Named in memory of Ulrico Hoepli (1847-1935), the founder of Hoepli Publishing Company and Hoepli International Bookstore in Milan. One of the greatest publishers of his time, Ulrico Hoepli published several important astronomy works within the 8000 titles the company printed; he was the publisher of G. V. Schiaparelli. Today the company is still managed by the Hoepli family. A city patron and benefactor, in 1930 he donated a planetarium to the city of Milan, among the first in the world. Citation prepared by Hoepli family. (from MPC 32791)

(8208) Volta

 Named in memory of Alessandro Volta (1745-1827), physicist at the University of Pavia. His discovery of the significance of separating silver-zinc disk pairs with disks of moist cardboard was the key to his invention of the battery, just 200 years ago. Volta also made important contributions to meteorology and the study of gases, notably with his discovery of methane. (from MPC 34627 and 34673)

(8209) Toscanelli

 Paolo dal Pozzo Toscanelli (1397-1482) was an Italian physician, astronomer, cosmographer and mathematician. Columbus may have used his map of the world on the 1492 voyage. Toscanelli was the first to plot observations of comets on star charts, thereby supplying considerably improved information about their sky positions. (from MPC 66724)

(8935) Beccaria

 Cesare Beccaria (1738-1794) was an Italian Enlightenment thinker. In his most important work, Dei delitti e delle pene, Beccaria took sides against the death penalty, supporting the educational function of punishment. (from MPC 40703)

(9111) Matarazzo

 The Sicilian amateur astronomer Giuseppe "Corrado" Matarazzo (b. 1946) is an experienced mathematician whose interests include orbital computations. In 1995 he co-authored Elementi di Calcolo delle Orbite. (from MPC 36947)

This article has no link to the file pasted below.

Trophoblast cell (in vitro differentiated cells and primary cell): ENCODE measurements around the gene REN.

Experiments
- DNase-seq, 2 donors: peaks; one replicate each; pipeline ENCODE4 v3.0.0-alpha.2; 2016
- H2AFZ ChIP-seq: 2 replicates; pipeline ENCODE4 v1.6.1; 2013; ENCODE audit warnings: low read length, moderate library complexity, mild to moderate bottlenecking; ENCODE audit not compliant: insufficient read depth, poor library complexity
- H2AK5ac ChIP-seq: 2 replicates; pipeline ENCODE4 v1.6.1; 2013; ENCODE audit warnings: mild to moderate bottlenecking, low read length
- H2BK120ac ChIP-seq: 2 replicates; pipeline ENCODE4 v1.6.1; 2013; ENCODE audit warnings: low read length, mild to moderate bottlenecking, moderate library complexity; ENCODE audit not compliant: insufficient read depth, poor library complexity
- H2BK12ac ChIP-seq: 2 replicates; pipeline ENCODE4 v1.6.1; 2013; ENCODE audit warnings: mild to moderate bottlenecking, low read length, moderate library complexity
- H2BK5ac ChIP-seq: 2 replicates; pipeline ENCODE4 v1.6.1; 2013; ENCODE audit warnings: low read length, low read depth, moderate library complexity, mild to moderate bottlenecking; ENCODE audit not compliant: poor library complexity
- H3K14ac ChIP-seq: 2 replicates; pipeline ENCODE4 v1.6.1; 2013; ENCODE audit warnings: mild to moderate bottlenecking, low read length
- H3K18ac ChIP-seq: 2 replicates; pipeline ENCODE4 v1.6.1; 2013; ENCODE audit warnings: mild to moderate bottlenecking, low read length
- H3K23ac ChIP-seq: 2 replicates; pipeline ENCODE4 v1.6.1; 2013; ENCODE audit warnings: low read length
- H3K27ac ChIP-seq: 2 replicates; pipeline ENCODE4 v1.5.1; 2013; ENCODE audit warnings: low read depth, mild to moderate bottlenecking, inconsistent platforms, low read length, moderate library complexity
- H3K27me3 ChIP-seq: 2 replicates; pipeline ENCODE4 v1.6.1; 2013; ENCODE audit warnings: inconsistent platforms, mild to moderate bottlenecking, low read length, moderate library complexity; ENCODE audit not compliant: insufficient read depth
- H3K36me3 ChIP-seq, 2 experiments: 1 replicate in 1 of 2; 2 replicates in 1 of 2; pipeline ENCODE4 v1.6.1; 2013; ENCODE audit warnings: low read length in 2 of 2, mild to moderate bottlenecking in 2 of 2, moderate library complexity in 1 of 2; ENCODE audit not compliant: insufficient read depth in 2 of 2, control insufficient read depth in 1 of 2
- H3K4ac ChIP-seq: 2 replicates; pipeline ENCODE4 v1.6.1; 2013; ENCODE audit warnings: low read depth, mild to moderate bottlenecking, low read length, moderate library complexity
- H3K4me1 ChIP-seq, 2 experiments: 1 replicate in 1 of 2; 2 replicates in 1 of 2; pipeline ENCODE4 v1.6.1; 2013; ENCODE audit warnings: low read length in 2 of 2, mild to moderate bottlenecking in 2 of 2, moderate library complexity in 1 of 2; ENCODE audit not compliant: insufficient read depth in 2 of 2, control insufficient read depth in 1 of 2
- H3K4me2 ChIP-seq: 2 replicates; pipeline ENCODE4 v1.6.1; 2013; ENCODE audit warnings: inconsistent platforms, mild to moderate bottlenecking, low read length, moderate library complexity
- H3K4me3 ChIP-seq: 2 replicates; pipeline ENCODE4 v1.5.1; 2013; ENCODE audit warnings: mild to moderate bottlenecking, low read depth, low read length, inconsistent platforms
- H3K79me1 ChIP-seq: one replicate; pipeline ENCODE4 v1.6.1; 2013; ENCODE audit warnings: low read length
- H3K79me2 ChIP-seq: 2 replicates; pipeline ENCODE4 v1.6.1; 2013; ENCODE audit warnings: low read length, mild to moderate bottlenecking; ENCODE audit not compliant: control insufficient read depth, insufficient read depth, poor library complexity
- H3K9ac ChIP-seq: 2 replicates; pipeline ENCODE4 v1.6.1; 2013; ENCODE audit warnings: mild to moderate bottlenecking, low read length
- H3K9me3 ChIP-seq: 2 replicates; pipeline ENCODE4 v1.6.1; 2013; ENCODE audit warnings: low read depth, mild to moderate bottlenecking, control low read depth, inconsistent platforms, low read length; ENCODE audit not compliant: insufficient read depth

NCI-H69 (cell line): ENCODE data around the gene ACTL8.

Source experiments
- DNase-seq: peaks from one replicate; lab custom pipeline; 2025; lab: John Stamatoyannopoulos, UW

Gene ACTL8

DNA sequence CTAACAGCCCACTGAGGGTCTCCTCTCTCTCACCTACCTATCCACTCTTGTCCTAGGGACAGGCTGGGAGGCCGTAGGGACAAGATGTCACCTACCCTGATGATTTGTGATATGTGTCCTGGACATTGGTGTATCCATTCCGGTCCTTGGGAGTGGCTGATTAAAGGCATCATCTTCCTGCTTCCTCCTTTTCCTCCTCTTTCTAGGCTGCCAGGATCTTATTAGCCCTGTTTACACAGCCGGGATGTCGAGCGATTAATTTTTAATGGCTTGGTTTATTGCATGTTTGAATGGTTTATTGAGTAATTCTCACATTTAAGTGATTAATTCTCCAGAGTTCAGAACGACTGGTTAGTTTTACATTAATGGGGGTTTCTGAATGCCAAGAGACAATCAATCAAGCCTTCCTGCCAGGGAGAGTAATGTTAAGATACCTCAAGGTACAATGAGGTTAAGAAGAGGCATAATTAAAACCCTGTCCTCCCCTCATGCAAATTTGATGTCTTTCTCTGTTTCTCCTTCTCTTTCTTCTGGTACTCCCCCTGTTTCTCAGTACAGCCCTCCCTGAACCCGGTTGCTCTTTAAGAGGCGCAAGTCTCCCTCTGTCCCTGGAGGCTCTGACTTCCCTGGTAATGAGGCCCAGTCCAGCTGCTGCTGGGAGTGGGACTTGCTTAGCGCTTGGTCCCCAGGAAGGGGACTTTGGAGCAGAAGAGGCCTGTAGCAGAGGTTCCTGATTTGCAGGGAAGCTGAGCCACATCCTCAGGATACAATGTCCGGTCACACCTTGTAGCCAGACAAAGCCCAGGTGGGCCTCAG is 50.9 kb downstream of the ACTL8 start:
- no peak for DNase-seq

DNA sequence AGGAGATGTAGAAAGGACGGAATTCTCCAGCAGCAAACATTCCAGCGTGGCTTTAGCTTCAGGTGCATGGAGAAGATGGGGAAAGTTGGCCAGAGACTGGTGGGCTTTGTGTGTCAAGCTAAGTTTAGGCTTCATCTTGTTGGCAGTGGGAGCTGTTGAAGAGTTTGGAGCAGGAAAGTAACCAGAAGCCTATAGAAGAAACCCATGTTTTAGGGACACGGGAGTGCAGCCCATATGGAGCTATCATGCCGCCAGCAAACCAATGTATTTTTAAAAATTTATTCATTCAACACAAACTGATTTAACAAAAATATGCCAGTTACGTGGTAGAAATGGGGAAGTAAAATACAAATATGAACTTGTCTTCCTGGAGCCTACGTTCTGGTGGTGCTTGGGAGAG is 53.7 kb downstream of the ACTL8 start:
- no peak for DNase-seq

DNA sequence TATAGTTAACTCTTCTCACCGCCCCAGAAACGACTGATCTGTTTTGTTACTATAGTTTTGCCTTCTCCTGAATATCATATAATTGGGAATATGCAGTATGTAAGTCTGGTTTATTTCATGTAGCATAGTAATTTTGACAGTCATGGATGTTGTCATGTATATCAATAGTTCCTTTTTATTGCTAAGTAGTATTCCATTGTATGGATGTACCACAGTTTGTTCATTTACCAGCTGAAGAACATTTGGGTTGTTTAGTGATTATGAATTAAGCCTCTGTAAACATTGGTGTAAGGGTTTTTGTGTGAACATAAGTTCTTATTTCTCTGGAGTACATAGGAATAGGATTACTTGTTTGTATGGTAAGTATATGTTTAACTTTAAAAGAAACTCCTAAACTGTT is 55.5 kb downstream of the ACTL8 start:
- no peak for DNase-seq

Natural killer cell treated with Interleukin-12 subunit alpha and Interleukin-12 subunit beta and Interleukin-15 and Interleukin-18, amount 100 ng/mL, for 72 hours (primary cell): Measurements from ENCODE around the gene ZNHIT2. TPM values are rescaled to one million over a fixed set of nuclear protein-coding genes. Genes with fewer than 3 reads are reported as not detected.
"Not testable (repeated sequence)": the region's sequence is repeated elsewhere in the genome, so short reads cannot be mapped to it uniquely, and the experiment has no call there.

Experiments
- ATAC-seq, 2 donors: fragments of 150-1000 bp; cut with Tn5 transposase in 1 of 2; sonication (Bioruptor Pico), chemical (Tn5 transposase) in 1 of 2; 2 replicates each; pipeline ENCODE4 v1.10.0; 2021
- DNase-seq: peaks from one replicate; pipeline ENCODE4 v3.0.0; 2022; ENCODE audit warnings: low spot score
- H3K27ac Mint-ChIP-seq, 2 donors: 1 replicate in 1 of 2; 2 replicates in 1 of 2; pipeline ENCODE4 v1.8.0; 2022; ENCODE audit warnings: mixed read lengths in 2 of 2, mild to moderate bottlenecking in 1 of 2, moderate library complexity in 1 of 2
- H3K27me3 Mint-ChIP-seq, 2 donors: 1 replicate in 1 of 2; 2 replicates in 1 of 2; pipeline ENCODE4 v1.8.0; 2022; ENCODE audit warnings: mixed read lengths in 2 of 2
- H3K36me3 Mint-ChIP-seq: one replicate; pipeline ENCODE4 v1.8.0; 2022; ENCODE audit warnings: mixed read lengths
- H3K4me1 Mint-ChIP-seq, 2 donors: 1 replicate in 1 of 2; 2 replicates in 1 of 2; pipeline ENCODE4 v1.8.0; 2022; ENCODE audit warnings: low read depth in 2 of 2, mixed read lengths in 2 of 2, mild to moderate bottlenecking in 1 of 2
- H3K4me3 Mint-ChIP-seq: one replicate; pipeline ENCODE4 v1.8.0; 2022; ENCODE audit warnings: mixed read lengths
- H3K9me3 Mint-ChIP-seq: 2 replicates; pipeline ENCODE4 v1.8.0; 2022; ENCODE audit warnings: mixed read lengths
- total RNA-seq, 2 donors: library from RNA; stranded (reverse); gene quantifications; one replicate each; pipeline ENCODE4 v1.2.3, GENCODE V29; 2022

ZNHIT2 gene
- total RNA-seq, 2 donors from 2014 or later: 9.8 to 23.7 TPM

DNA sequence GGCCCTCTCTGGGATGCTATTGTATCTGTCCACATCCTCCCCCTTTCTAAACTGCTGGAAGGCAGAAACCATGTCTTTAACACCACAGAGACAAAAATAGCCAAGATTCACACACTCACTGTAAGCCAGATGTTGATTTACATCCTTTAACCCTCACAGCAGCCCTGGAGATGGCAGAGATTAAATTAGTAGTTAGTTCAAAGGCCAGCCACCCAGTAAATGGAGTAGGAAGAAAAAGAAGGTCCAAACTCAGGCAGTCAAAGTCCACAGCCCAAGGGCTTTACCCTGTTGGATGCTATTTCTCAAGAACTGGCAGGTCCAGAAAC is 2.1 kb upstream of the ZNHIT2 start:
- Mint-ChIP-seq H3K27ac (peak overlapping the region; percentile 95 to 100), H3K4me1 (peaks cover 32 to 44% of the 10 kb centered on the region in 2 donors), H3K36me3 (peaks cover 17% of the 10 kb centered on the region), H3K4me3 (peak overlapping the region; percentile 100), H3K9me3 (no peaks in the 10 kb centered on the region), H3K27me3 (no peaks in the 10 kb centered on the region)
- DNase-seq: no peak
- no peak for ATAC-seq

(9115) Battisti

 Named in memory of Lucio Battisti (1943-1998), innovative Italian composer and singer. He wrote many songs for himself and other singers, among them "Emozioni" and "I giardini di marzo". Beginning in 1973, he lived in a small village in the neighborhood of the observatory where this minor planet was discovered. (from MPC 33389)

(10387) Bepicolombo

 Giuseppe (Bepi) Colombo (1920-1984), a mathematician at the University of Padova, made fundamental contributions to the theory of resonances, notably with regard to the Kirkwood gaps and the rotation of Mercury. He also pioneered the use of planetary encounters for gravity assists in arranging space missions. (from MPC 40704)

(10605) Guidoni

 The astrophysicist and astronaut Umberto Guidoni (b. 1954) made the first flight onboard of the Space Shuttle Columbia in 1996, performing electrodynamics experiments with the TSS satellite (ASI/NASA). Guidoni is the first Italian astronaut to achieve the title of Mission Specialist. (from MPC 41937)

(10606) Crocco

 Gaetano Arturo Crocco (1877-1968), Italian pioneer in aeronautics and space science, designed revolutionary airships and patented a cyclic pitch design for helicopter rotors. A professor of aeronautics in Rome, he founded the Italian Rocket Society. (from MPC 45233)

(11145) Emanuelli

 Pio Emanuelli (1888-1946) begun his astronomical career by working for many years at the Vatican Observatory and teaching astronomy and history of astronomy at Rome University. He was also a scientific journalist and well-known popularizer of astronomy. (from MPC 53174)